Can Intensive Support Improve Continuous Positive Airway Pressure Use in Patients with the Sleep Apnea/Hypopnea Syndrome?

Sleep Center, Royal Infirmary, Edinburgh, United Kingdom.
American Journal of Respiratory and Critical Care Medicine (Impact Factor: 13). 04/1999; 159(4 Pt 1):1096-100. DOI: 10.1164/ajrccm.159.4.9808008
Source: PubMed


Continuous positive airway pressure (CPAP) therapy is widely prescribed for patients with the sleep apnea/hypopnea syndrome (SAHS), but the use of CPAP for such patients is disappointingly low. We postulated that providing intensive educational programs and nursing support to SAHS patients might improve CPAP use and outcomes. We also examined the hypothesis that CPAP use would be greater among patients who had initiated their own referral than among those asked to seek help by a partner. We randomized 80 consecutive, new patients with SAHS to receive either usual support or additional nursing input including CPAP education at home and involving their partners, a 3-night trial of CPAP in our institution's sleep center, and additional home visits once they had begun CPAP. The primary outcome variable was objective CPAP use; symptoms, mood, and cognitive function were also assessed after 6 mo. CPAP use over 6 mo was greater (p = 0.003) among patients receiving intensive than among those receiving standard support (5.4 +/- 0.3 versus 3.9 +/- 0. 4 h/night [mean +/- SEM]), with greater improvements (p < 0.05) in SAHS symptoms, mood, and reaction time in the intensively supported group. CPAP use was greater (p = 0.002) among patients who initiated their own referrals. CPAP use and outcomes of therapy can be improved by provision of a nurse-led intensive CPAP education and support program. CPAP use is lower among patients whose partners ask them to seek treatment.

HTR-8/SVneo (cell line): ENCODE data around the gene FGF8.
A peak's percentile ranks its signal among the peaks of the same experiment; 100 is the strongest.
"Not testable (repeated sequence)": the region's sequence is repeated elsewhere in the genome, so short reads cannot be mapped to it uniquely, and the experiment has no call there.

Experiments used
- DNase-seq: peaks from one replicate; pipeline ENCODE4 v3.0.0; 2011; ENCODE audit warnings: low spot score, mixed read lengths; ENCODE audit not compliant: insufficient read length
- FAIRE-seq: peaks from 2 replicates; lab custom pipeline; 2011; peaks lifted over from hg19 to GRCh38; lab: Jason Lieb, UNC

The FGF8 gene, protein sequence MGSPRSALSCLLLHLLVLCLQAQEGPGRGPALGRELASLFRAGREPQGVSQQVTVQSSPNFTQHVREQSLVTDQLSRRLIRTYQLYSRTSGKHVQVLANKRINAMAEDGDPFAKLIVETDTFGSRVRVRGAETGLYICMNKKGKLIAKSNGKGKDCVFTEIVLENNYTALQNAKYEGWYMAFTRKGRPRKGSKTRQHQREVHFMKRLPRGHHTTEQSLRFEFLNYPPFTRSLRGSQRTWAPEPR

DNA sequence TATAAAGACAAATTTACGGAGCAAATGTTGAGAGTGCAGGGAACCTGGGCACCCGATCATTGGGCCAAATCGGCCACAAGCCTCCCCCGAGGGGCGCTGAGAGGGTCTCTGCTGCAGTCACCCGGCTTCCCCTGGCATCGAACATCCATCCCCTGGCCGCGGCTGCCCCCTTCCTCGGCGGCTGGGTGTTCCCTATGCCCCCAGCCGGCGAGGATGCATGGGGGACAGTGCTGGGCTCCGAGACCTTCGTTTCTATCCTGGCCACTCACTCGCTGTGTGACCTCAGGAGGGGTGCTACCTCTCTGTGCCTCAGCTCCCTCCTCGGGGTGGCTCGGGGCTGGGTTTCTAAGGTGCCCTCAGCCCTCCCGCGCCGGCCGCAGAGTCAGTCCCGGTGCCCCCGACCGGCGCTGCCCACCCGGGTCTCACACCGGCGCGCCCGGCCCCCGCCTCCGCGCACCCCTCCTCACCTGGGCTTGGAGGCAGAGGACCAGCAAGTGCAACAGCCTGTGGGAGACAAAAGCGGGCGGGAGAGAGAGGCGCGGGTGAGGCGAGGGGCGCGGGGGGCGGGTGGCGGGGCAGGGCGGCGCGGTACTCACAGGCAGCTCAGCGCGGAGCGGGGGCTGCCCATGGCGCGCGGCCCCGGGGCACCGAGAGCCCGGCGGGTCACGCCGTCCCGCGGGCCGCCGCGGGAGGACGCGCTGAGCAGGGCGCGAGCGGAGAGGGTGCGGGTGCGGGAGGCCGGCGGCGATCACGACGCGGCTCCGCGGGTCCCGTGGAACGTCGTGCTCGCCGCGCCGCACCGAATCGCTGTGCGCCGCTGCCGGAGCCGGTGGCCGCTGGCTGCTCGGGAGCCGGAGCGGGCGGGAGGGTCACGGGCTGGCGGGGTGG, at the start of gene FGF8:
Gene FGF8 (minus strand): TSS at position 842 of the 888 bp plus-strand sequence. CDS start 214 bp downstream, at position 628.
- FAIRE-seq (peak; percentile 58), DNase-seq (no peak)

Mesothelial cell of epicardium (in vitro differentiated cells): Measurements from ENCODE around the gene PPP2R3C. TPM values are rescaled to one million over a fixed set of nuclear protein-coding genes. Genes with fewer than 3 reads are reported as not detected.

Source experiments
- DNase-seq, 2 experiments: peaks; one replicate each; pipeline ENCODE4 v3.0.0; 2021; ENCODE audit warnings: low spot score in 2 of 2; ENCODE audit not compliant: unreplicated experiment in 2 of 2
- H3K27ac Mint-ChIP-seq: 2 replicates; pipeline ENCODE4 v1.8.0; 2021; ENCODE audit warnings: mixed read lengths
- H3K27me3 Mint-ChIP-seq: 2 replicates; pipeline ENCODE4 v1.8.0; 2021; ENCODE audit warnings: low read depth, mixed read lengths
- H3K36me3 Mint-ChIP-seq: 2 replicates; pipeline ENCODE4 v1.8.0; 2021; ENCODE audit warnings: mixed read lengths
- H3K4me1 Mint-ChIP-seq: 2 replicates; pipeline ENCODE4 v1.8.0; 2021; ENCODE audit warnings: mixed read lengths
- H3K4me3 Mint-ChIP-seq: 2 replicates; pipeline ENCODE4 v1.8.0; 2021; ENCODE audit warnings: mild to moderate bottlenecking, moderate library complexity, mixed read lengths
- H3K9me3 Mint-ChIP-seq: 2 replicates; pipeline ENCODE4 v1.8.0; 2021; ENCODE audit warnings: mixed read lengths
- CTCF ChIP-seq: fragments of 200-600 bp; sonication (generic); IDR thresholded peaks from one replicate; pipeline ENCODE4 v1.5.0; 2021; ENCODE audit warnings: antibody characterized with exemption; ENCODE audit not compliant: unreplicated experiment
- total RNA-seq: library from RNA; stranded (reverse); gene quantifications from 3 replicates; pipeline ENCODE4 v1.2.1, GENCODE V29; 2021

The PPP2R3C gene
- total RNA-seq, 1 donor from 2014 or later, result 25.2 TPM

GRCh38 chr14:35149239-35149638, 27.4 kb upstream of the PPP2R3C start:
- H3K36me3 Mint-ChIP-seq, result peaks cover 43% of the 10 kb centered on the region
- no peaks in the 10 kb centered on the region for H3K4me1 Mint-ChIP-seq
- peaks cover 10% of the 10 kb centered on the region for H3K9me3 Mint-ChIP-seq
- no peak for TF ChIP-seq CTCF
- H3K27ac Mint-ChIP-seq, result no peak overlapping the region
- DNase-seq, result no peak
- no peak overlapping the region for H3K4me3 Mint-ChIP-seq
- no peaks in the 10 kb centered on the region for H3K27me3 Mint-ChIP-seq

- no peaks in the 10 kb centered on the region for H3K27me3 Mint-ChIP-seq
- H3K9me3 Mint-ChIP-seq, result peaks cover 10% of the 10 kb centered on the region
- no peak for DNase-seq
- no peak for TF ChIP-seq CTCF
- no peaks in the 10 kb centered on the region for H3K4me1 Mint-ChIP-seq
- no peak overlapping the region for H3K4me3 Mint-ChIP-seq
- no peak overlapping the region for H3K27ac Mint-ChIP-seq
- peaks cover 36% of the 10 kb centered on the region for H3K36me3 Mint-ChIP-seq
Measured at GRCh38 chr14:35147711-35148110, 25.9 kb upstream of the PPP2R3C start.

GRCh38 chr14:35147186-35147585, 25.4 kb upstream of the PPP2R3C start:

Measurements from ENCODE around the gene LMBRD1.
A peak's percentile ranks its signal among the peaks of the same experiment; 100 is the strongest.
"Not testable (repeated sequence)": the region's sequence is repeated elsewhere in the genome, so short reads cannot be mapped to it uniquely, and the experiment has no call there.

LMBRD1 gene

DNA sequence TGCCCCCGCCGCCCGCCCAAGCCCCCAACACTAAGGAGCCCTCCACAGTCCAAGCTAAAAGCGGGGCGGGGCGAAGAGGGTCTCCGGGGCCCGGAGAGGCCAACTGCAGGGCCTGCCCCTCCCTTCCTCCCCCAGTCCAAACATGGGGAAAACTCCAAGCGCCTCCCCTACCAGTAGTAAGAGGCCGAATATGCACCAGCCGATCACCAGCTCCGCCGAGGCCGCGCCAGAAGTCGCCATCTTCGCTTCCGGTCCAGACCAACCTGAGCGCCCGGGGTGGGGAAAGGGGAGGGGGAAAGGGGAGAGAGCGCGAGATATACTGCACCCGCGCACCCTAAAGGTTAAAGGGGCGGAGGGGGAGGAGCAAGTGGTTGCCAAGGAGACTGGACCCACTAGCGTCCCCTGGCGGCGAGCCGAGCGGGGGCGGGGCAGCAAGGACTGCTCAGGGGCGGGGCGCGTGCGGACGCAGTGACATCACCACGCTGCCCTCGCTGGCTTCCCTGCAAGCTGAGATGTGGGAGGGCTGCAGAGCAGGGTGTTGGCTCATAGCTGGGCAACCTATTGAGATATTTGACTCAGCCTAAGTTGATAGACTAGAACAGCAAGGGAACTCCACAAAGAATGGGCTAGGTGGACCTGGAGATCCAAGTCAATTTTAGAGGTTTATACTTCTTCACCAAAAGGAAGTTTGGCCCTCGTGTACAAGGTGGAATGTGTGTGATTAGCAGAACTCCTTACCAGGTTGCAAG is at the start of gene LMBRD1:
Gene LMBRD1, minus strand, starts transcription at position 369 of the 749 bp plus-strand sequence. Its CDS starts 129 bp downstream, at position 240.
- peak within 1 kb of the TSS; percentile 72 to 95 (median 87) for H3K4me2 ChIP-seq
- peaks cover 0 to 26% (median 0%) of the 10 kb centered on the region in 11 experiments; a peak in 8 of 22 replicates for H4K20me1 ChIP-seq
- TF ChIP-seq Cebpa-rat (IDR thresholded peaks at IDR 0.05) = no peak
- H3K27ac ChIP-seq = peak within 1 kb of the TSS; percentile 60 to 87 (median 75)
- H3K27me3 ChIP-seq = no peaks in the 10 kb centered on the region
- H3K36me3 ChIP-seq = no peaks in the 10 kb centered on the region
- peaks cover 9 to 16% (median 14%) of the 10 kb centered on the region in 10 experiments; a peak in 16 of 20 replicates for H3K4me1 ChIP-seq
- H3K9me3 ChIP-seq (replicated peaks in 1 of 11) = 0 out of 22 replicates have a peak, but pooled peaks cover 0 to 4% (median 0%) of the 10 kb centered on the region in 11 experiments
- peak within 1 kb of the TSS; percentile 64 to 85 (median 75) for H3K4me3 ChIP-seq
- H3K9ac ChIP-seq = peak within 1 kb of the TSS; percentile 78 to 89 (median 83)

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    • "Lack of knowledge about OSA and CPAP has been identified by partners as negatively impacting their support for their partner's CPAP treatment, thus emphasizing the importance of providing partners with information during the initiation process (Elfström et al., 2012). Hoy et al. (1999) and Richards and colleagues (Richards, Bartlett, Wong, Malouff, & Grunstein, 2007) permitted partner attendance in their interventions; however, an important opportunity may have been missed for utilizing this shared experience. Our study findings support a developmental-contextual model of coping for understanding how couples together appraise and cope with a chronic illness (Berg & Upchurch, 2007). "
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    ABSTRACT: Few studies have investigated factors associated with continuous positive airway pressure (CPAP) treatment for sleep apnea from the patients' and their partners' perspective. This qualitative research study explored patients' and partners' experiences of CPAP and facilitators and barriers to CPAP use, and elicited suggestions for a first-time CPAP user program. Data from 27 participants were collected via four sleep apnea patient and four partner focus groups. Qualitative content analysis identified five themes: knowledge of sleep apnea, effects of sleep apnea, effects of CPAP, barriers and facilitators of CPAP, and ideas for a new user support program. Patients and partners emphasized the importance of partner involvement in the early CPAP treatment period. These data suggest consideration of a couple-oriented approach to improving CPAP adherence.
    Behavioral Sleep Medicine 09/2014; DOI:10.1080/15402002.2014.946597 · 2.34 Impact Factor
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    • "In this study, unlike in our studies, the bed partners were actively involved in the initial phase of education to CPAP, three nights CPAP titration in the sleep center were performed, a home visit at the 14th day and at the beginning of the fourth month therapy was made. Probably, these factors were important reinforcing elements in the long-term adherence to CPAP therapy [20]. "